The Senate Community Affairs References Committee’s inquiry into the future of Australia’s aged care sector workforce will be in Perth today.

Labor successfully negotiated to reconstitute this inquiry into the future of Australia’s aged care sector workforce which lapsed after the first hearing in Melbourne in April as a result of the 2016 federal election.

Today Shadow Assistant Minister for Ageing, Senator Helen Polley will question and hear evidence from unions, professors, health care professionals and service providers.

Unfortunately the West Australian Government has pulled certain witnesses from the inquiry at the last minute, which is particularly disappointing given WA Labor's positive plan for aged care announced yesterday.

Senator Polley says she looks forward to finding out why the West Australian Government had done this.

"On the face of it, it looks like the Government is trying to hide something", Senator Polley said.

The 296 submissions to the inquiry received by the Committee have already provided compelling evidence surrounding:   

  • The impact of the Government’s cuts to aged care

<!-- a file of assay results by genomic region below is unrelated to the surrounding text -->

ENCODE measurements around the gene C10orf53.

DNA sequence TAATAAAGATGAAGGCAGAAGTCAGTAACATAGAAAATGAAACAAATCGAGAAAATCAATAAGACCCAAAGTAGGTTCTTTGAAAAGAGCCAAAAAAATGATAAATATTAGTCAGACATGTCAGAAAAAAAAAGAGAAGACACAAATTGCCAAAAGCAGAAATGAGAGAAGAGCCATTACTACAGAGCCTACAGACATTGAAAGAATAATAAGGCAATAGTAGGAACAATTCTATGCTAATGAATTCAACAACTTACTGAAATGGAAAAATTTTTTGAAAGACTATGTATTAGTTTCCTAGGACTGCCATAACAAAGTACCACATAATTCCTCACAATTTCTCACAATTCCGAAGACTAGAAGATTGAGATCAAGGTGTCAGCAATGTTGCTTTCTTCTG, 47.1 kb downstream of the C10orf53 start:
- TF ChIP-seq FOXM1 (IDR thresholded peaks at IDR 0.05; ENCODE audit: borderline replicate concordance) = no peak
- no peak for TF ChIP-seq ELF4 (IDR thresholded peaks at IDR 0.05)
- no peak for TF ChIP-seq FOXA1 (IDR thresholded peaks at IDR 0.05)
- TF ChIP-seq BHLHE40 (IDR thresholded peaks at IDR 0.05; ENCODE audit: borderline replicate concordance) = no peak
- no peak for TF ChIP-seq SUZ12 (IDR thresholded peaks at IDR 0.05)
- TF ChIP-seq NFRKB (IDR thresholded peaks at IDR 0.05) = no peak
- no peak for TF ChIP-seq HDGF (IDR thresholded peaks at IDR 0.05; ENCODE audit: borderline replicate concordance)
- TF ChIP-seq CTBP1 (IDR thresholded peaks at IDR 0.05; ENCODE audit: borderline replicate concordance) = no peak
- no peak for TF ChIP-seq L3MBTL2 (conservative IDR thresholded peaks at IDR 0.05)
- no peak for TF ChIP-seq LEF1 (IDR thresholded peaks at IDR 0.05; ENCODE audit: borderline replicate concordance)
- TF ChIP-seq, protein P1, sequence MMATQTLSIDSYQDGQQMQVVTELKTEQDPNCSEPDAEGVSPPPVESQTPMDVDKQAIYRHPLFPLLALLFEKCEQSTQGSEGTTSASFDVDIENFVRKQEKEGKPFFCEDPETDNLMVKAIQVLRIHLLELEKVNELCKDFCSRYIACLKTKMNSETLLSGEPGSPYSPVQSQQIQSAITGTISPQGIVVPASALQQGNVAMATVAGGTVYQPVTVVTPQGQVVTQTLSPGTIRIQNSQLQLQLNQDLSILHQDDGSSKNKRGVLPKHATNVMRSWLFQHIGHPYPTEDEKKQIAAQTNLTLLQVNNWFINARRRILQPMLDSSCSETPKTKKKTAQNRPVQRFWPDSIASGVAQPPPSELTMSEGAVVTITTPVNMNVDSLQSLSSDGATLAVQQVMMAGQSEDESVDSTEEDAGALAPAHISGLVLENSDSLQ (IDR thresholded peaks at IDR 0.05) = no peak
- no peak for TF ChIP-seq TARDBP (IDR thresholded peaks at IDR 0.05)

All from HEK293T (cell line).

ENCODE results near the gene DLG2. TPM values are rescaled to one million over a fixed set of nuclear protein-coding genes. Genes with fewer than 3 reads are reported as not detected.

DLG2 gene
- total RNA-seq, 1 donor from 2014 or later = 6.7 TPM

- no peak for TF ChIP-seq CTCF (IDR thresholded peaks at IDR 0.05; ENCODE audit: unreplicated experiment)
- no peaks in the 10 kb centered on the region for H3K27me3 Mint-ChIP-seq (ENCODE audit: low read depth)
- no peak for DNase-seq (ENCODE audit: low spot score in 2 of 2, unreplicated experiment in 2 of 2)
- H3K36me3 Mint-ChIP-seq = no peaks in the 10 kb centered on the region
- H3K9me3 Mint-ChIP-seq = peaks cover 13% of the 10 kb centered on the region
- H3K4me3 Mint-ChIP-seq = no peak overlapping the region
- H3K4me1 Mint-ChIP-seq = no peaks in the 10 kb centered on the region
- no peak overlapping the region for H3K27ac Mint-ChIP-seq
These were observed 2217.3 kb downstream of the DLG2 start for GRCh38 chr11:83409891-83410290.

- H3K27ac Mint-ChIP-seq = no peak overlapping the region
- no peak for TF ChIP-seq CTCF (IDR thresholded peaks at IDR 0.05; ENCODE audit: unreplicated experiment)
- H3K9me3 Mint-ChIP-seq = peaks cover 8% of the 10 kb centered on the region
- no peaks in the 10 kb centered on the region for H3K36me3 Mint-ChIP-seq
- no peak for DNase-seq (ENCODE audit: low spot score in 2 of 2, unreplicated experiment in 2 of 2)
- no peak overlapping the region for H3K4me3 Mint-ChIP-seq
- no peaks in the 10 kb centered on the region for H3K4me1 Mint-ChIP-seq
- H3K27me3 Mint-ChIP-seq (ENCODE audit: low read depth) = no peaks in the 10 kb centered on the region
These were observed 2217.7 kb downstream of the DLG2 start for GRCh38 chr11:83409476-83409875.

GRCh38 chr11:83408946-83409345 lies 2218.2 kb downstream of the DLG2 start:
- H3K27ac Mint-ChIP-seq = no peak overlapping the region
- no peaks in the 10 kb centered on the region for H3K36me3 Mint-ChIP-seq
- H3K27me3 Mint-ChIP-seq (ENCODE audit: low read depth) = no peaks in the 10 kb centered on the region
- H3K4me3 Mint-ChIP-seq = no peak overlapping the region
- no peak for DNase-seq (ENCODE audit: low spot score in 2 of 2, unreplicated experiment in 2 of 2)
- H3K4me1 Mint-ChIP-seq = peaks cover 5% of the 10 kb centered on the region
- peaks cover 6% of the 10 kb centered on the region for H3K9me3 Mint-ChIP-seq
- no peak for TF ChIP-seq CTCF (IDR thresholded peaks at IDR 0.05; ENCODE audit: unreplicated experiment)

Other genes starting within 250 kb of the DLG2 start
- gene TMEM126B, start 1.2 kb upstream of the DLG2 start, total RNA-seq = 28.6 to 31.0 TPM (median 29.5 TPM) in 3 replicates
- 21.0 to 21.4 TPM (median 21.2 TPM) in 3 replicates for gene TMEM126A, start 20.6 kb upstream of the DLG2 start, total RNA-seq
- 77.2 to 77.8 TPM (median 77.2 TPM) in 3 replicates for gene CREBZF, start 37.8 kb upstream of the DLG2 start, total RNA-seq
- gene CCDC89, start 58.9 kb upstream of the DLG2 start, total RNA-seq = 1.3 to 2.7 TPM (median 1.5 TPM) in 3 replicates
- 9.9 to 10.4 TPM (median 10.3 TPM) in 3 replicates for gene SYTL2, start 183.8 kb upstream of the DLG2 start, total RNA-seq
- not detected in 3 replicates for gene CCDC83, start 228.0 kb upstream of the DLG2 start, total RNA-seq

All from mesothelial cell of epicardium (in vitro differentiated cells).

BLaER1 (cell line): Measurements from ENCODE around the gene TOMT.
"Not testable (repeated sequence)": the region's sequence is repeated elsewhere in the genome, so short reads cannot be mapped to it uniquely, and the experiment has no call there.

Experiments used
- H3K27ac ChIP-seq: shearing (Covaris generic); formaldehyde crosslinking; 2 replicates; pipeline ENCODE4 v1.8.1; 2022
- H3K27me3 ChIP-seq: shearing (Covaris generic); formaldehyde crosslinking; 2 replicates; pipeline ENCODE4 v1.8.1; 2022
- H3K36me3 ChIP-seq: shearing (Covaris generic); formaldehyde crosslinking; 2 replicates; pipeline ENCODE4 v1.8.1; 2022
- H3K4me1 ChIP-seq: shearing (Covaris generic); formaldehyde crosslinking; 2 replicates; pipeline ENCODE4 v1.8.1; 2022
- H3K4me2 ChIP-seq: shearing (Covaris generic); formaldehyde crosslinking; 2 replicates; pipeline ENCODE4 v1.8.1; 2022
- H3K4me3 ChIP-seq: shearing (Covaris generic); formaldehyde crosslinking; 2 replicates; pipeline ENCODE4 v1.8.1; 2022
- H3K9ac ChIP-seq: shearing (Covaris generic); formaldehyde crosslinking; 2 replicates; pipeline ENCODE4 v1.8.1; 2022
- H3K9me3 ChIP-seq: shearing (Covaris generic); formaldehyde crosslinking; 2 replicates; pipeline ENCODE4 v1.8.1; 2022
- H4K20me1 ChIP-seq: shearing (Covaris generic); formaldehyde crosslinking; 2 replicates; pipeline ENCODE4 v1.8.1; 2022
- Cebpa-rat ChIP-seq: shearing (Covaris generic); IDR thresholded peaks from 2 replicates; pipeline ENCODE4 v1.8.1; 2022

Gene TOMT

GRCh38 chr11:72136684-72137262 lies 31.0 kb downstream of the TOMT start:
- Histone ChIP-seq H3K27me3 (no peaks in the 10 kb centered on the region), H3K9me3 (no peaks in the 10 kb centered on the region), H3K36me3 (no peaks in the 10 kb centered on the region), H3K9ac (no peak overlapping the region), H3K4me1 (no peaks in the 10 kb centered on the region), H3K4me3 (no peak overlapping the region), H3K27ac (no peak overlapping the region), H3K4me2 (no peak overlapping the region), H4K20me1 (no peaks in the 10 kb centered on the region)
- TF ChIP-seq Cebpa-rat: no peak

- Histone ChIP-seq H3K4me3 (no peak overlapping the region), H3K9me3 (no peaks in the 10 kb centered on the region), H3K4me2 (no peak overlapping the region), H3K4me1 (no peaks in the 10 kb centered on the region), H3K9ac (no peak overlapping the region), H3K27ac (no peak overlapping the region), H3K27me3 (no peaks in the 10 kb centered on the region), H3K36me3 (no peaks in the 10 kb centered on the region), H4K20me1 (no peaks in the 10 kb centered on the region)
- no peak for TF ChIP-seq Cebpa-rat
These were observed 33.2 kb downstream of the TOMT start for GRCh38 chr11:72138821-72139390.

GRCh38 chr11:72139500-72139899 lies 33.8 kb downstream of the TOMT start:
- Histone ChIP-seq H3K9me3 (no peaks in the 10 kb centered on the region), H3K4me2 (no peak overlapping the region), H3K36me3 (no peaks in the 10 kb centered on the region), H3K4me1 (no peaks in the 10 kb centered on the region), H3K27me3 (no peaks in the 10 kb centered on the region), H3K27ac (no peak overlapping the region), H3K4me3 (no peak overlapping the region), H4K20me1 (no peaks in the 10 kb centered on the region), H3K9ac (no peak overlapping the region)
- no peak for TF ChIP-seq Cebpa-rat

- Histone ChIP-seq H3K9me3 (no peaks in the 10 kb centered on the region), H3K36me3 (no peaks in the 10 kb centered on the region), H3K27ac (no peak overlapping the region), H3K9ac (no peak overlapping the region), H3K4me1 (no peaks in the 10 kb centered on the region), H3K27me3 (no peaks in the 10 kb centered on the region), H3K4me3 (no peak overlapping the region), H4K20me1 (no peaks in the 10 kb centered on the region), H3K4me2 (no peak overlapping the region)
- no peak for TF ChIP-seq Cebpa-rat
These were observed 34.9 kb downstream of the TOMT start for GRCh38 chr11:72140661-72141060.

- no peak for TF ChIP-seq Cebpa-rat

• The current composition of the aged care workforce
  • Future workforce requirements
  • The interaction of aged care workforce needs with the disability sector
  • Challenges in attracting and retaining aged care staff
  • Particular aged care challenges in regional towns and remote communities

Aged care workforce development is one of the biggest challenges facing the sector and is not an optional policy area for the Turnbull Government.

Turnbull Government is continuing to live up to its shameful reputation of ignoring aged care workforce issues as it did during the 2016 Federal Election, and has failed to provide any new funding or a plan to ensure Australia’s aged care workforce can meet the demands of a rapidly ageing population.

To date, the only things Malcolm Turnbull and his Liberals have offered to older Australians are over $3 billion in cuts to aged care and dementia services, cuts to Medicare, cuts to the Pharmaceutical Benefits Scheme, cuts to hospitals and cuts to the pension.